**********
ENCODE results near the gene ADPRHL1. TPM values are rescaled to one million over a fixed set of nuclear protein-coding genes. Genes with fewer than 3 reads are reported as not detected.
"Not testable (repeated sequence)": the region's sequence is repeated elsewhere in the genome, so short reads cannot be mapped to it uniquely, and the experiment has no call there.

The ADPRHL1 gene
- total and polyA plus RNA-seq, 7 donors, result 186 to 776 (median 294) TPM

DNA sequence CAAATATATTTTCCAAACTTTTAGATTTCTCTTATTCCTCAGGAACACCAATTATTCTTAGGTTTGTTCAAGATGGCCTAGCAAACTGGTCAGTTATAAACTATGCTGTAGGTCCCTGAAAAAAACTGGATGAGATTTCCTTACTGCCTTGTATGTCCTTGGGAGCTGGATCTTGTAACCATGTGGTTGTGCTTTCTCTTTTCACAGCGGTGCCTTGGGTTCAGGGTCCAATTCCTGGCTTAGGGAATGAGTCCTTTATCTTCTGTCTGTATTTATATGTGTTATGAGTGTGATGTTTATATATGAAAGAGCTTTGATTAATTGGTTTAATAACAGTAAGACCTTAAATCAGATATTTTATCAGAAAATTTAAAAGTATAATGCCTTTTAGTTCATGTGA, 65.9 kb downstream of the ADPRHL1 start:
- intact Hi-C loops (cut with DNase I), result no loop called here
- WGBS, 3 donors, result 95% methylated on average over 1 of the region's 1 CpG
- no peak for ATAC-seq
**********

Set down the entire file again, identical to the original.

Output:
ENCODE results near the gene ADPRHL1. TPM values are rescaled to one million over a fixed set of nuclear protein-coding genes. Genes with fewer than 3 reads are reported as not detected.
"Not testable (repeated sequence)": the region's sequence is repeated elsewhere in the genome, so short reads cannot be mapped to it uniquely, and the experiment has no call there.

The ADPRHL1 gene
- total and polyA plus RNA-seq, 7 donors, result 186 to 776 (median 294) TPM

DNA sequence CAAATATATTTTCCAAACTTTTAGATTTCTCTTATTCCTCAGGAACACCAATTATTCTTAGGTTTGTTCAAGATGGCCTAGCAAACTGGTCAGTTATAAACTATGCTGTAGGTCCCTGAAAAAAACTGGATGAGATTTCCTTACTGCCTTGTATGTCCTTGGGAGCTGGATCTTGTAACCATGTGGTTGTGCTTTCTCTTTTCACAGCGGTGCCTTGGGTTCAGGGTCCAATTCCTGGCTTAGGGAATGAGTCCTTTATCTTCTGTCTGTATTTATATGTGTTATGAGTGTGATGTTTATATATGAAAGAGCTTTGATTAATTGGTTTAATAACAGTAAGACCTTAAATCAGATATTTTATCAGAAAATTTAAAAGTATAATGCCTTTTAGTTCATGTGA, 65.9 kb downstream of the ADPRHL1 start:
- intact Hi-C loops (cut with DNase I), result no loop called here
- WGBS, 3 donors, result 95% methylated on average over 1 of the region's 1 CpG
- no peak for ATAC-seq